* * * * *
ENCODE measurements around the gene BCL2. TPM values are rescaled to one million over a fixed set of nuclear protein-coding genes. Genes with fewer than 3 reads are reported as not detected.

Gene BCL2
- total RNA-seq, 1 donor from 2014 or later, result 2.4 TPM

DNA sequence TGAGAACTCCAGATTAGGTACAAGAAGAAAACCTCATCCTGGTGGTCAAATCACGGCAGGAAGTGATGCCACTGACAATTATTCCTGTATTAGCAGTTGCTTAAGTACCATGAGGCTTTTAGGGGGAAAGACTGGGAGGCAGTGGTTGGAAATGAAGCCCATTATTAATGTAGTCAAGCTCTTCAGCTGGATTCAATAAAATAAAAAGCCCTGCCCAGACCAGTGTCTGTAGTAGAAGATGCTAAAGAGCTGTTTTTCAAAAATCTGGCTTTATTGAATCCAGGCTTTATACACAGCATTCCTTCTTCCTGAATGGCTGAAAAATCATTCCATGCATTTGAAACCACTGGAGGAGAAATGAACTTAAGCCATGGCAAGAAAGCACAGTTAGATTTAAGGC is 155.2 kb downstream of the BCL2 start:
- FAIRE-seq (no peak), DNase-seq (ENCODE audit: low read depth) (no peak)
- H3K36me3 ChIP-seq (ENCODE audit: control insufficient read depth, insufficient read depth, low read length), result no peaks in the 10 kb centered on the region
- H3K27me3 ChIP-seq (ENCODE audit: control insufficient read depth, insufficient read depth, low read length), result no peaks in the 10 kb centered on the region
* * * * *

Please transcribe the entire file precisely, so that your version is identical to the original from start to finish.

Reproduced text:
ENCODE measurements around the gene BCL2. TPM values are rescaled to one million over a fixed set of nuclear protein-coding genes. Genes with fewer than 3 reads are reported as not detected.

Gene BCL2
- total RNA-seq, 1 donor from 2014 or later, result 2.4 TPM

DNA sequence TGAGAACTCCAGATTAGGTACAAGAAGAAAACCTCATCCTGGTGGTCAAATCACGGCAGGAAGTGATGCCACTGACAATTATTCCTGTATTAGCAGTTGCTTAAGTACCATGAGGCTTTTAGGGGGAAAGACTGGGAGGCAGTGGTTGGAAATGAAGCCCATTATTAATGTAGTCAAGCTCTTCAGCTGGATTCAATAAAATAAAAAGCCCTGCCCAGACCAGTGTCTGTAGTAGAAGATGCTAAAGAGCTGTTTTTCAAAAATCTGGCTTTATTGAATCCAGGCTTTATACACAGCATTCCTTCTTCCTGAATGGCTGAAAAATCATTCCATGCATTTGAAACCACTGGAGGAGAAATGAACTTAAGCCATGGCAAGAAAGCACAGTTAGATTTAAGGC is 155.2 kb downstream of the BCL2 start:
- FAIRE-seq (no peak), DNase-seq (ENCODE audit: low read depth) (no peak)
- H3K36me3 ChIP-seq (ENCODE audit: control insufficient read depth, insufficient read depth, low read length), result no peaks in the 10 kb centered on the region
- H3K27me3 ChIP-seq (ENCODE audit: control insufficient read depth, insufficient read depth, low read length), result no peaks in the 10 kb centered on the region